Tuesday, September 25

Student’s drone film captures spirit of UCLA from the air


Third-year political science and economics student and former Daily Bruin contributor Barry Yang used his drone to shoot aerial footage of UCLA's campus, which he then posted on his YouTube channel. (Chengcheng Zhang/Daily Bruin)

Third-year political science and economics student and former Daily Bruin contributor Barry Yang used his drone to shoot aerial footage of UCLA's campus, which he then posted on his YouTube channel. (Chengcheng Zhang/Daily Bruin)


All was quiet on the UCLA campus at 6 a.m. Barry Yang sought a filming location that would capture the essence of the university that has become his home over the last three years.

He opted for an iconic shot to open his short drone film: a sweeping view of the lone flagpole that opens to the four stately buildings of Dickson Plaza. He made sure the area was clear of others before he used a remote control to lift his drone into the air, sending it on a journey that would capture otherwise unseen views.

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Yang, a third-year political science and economics student, wanted to make a drone film over UCLA because he believes drones are the future of filmmaking technology and he appreciates the beauty of the campus, said the former Daily Bruin contributor.

“I have a drone now and might as well as take advantage of the time and be like a first mover in a sense,” Yang said. “I want to see what I can create before the market becomes really saturated and everyone is flying one around.”

[Related: UCLA student groups organize protest against drones]

Yang spent around two hours on Nov. 5 handpicking locations around UCLA and filming them. The drone captured aerial shots of the sprawling campus, which Yang then edited into a 1.5-minute video titled, “UCLA by Air.”

Alvaro Wong, a fourth-year political science and environmental systems student, has worked with Yang on projects for the Campus Events Commission. Wong said Yang’s choice to utilize drones is innovative because they save filmmakers valuable time and money.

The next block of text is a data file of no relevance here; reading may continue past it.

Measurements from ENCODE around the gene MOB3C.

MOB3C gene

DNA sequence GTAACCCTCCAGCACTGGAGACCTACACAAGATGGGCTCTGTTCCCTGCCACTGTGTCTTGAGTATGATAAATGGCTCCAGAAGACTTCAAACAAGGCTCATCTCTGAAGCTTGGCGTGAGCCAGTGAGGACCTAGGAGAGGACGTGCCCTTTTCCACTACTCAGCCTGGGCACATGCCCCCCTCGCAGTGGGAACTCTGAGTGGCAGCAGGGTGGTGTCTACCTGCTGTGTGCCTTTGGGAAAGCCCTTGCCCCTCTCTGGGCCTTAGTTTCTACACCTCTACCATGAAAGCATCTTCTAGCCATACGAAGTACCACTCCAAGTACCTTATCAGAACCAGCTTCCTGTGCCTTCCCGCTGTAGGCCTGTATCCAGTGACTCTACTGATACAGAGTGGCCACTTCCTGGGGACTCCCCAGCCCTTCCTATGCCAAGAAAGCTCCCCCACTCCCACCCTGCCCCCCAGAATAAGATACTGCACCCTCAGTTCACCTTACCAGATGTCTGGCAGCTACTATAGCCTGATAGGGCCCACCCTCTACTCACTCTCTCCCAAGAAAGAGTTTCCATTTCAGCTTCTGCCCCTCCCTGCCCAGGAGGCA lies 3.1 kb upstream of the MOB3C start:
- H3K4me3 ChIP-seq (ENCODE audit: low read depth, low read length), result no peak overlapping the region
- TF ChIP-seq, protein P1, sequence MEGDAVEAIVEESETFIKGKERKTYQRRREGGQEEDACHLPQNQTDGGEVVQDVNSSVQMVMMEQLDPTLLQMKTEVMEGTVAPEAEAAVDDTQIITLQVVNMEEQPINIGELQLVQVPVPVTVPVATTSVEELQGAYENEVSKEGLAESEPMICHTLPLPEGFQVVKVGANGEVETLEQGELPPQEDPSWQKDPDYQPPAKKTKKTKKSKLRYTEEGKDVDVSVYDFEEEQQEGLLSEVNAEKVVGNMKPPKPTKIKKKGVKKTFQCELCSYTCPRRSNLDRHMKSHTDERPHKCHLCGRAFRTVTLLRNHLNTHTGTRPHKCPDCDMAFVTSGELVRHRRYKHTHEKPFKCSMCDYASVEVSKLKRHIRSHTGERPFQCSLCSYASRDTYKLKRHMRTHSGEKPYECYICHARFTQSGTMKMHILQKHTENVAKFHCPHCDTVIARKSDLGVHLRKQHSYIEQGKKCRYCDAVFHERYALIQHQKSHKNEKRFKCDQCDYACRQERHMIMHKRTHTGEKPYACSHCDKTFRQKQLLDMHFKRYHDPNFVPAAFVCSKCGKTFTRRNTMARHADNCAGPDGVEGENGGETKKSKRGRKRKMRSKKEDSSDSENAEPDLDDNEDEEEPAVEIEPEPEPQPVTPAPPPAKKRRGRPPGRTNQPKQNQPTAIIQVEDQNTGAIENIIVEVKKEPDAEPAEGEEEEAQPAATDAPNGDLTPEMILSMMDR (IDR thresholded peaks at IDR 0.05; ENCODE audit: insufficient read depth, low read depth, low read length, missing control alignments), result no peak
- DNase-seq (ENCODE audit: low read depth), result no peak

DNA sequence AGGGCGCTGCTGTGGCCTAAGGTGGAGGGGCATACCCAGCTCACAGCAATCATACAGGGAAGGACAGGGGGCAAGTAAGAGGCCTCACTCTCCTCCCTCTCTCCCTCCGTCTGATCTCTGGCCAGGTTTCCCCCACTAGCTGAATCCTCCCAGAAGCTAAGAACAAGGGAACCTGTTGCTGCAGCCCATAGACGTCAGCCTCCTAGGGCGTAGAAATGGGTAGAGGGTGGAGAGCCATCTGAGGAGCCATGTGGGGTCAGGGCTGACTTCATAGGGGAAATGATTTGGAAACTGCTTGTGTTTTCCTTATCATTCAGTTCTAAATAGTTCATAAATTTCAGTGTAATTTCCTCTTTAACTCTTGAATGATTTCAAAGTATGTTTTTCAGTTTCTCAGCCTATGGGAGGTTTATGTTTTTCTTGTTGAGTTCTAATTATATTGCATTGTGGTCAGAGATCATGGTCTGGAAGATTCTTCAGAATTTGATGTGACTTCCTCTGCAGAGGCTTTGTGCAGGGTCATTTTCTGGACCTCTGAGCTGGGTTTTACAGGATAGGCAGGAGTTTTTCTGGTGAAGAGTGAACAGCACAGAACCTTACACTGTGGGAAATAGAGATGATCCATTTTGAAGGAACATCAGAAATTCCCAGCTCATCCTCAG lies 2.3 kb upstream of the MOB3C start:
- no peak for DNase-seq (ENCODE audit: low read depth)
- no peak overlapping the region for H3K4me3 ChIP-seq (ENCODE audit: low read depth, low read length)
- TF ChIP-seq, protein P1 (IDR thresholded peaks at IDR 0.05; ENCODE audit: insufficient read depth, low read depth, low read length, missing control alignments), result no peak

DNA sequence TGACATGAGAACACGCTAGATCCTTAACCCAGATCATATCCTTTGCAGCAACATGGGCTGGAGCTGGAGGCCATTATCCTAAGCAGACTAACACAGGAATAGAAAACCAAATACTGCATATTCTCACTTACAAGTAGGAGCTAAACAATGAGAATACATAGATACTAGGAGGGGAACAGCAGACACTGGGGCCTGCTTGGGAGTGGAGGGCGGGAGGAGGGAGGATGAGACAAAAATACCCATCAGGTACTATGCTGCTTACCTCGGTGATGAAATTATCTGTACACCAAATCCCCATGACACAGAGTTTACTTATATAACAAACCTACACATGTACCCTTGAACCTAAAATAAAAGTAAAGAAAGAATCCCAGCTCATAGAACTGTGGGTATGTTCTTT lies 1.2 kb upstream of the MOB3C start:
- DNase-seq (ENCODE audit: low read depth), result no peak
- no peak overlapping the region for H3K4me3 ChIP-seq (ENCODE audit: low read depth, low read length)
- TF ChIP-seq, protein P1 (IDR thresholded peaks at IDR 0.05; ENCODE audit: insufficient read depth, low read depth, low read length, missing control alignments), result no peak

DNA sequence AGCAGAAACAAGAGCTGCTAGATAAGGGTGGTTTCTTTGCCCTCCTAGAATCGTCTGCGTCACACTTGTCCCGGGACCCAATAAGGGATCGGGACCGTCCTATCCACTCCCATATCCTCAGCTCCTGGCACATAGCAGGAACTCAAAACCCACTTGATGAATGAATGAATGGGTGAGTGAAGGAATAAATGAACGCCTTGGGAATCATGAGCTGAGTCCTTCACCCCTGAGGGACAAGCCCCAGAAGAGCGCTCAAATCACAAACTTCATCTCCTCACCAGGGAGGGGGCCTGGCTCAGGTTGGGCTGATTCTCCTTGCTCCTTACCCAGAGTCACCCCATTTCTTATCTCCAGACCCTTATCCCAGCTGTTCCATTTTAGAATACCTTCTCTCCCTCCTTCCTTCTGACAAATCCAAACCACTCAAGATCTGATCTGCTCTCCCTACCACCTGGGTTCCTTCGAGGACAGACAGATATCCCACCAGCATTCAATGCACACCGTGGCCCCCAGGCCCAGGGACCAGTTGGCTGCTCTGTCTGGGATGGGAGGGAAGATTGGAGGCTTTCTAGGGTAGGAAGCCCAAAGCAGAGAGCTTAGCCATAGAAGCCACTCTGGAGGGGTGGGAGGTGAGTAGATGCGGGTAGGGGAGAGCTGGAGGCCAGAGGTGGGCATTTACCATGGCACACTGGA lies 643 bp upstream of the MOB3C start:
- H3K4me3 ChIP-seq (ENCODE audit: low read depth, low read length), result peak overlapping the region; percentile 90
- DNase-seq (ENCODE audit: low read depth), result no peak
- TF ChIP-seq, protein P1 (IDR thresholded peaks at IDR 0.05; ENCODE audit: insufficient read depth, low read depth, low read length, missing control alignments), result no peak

“With the increase in the availability of this technology, we don’t have to rent a helicopter to get the shots that Barry’s getting,” Wong said. “He is essentially a cinematographer in the sky.”


Yang walked around UCLA for about two hours, capturing 15 minutes of footage altogether. He edited using the software Final Cut, added some color to the shots and cut the running time to under two minutes, he said.

[Related: Students explore creativity through YouTube channels]

Adam Takatsuka, a third-year psychology student and friend of Yang’s, feels that “UCLA by Air” is a departure from the photography Yang usually does for others.

“When you watch (the video), it makes you want to come (to UCLA), regardless of your background. It highlights every positive aspect of the campus aesthetically,” Takatsuka said.

Yang plans to release a series of drone videos titled “Views from the Twelve” featuring different locations around Los Angeles including Santa Monica, Venice Beach, Mulholland Drive and the Hollywood Bowl.

Yang’s shots in Santa Monica included the Yacht Harbor sign, the Santa Monica Pier, Ocean Avenue and the Santa Monica State Beach. Filming challenges arose as a result of local law enforcement’s concern over privacy issues and Coast Guard regulations, Yang said.

After gathering different shots over a one-hour period, Yang was told he could only continue shooting legally if he chose to do so over the water, he said. As a result, Yang was able to capture the wipeout of a surfer that he hadn’t planned on filming.

While Yang doesn’t feel it’s plausible to shoot entire films using drones alone, he says that for passion projects and scenic flyovers for commercial purposes, few filmmaking tools can capture the same essence that drones can.

“It’s one of those things that everyone enjoys in moderation… You have to be very selective (with your shots),” Yang said. “And it’s definitely not something that has been as widely used as it’s going to be in the future.”

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